The U.S. labor market is rocking despite the recent slow down in global growth. The data shows clear expansion within the market, an increasing number of hours worked, and moderately strong inflation in wages. This combination is fueling strength in the consumer that has yet to be unleashed.
The March non-farm payrolls report says it all. Average job gains over the past twelve months, even with the weak February read, are still running above 150,000, wages are growing above 3.0% YOY, unemployment is hovering at historic lows, and there is no sign employers are cutting back on hiring.
Both the ISM services and manufacturing surveys indicated an uptick in hiring over the last month. The employment sub-indices of both gauges have been trending above 50 for more than two years and made a nice advance in March.
The Challenger, Gray & Christmas report should be noted because it shows an elevated number of job cuts relative to the past few years. The mitigating factor is that nearly 50,000 of this years planned job cuts are due to restructuring which is otherwise a positive for business and the economy.
Based on the JOLTs report plans for hiring far outpace plans for job cuts, and far outnumber the number of unemployed Americans. At 7.58 million the number of open jobs in America is the highest its ever been and assures demand for employees long into the future. That demand is evident in rising wages, benefits, and sign-up bonuses intended to attract new talent.
The KC Fed's Labor Market Conditions Index is throwing a cautionary signal but not one indicative of a recession. The activity index, a composite of 24 sub-indices, rose to 0.96 from 0.86 in February and is trending at a long-term. The amount of momentum decline but momentum remains high relative to trend. While momentum has been slowing it still well above historical norms and suggests activity could continue to expand for several more YEARS. Based on this months labor data I expect to see the LMCI tick higher in March as well.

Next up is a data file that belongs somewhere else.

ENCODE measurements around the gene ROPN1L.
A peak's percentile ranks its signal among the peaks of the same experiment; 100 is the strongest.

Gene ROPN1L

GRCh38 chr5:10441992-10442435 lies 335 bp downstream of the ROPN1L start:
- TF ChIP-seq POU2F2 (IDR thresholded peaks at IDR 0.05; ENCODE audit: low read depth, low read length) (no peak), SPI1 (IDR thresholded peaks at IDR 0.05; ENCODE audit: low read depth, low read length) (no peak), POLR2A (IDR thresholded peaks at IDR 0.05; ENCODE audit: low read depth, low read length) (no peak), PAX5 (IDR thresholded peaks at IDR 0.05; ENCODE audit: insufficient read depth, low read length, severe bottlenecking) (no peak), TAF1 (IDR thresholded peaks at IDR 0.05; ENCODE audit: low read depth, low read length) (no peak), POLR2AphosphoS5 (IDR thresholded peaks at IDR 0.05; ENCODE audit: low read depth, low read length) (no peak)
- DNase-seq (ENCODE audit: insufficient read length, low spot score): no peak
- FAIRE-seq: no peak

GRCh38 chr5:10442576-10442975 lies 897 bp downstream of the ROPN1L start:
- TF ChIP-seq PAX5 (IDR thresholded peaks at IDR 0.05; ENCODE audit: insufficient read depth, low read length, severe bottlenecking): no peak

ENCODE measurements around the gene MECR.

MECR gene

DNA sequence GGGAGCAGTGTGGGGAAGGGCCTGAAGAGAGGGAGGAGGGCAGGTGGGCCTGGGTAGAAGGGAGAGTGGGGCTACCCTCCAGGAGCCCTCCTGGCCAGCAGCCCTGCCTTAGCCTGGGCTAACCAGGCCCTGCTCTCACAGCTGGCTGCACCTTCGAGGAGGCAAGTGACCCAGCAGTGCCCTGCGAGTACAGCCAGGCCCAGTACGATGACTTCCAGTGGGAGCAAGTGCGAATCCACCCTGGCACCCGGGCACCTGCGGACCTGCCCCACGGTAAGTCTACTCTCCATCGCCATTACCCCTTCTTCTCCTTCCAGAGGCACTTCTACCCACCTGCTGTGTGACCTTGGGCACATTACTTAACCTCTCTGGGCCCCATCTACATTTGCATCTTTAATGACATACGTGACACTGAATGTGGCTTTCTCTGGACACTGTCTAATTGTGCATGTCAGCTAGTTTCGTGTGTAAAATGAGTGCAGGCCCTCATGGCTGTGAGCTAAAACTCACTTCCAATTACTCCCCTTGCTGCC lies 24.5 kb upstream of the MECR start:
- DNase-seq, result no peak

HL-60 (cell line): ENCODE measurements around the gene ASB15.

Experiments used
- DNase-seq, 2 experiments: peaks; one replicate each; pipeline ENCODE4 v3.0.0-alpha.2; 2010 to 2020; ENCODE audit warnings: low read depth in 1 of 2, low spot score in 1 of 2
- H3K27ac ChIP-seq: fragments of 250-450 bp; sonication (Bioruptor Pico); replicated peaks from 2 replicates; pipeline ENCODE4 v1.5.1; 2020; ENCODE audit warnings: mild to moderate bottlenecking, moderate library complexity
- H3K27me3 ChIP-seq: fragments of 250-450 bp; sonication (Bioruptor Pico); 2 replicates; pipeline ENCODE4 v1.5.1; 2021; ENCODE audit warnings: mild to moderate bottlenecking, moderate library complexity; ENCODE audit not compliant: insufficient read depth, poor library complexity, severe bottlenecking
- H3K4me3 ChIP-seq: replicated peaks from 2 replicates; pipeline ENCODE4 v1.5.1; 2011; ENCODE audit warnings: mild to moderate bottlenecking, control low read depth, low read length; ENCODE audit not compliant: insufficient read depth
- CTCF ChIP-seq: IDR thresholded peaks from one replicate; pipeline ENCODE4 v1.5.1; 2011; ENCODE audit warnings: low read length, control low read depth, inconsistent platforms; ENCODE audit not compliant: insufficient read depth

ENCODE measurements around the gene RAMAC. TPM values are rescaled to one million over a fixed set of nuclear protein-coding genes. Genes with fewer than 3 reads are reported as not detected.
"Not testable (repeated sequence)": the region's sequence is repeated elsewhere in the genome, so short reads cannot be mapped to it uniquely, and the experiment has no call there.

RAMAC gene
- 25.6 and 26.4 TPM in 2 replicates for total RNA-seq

The estimates for 2019 retail sales expect to see some cooling in the market. That said, retail sales are expected to grow +4.0% this year and those estimates are likely low. Both Kiplinger and the NFR are basing their estimates on 1st quarter conditions and before the last round of ISM figures. The unexpected strength in both services and manufacturing, coupled with strong labor conditions, points to increased spending this year.
Staples Or Discretionary? Which Will Benefit Most From Labor Market Strength
When it comes to investing in the consumer there are really only two choices; staple (XLP) and discretionary (XLY). While the consumer staples sector may seem like the better choice in today's atmosphere of uncertainty, the earnings estimates tell a different tale.
Both sectors are expected to produce negative earnings growth in the first quarter, about -4.5%, and both are expected to return to earnings growth by the next quarter. Both are also expected to accelerate earnings growth into the end of the year and next year but the staples are only looking at 1.2% growth this year and 7.0% growth next year while the discretionary sector is expected to more than double those estimates.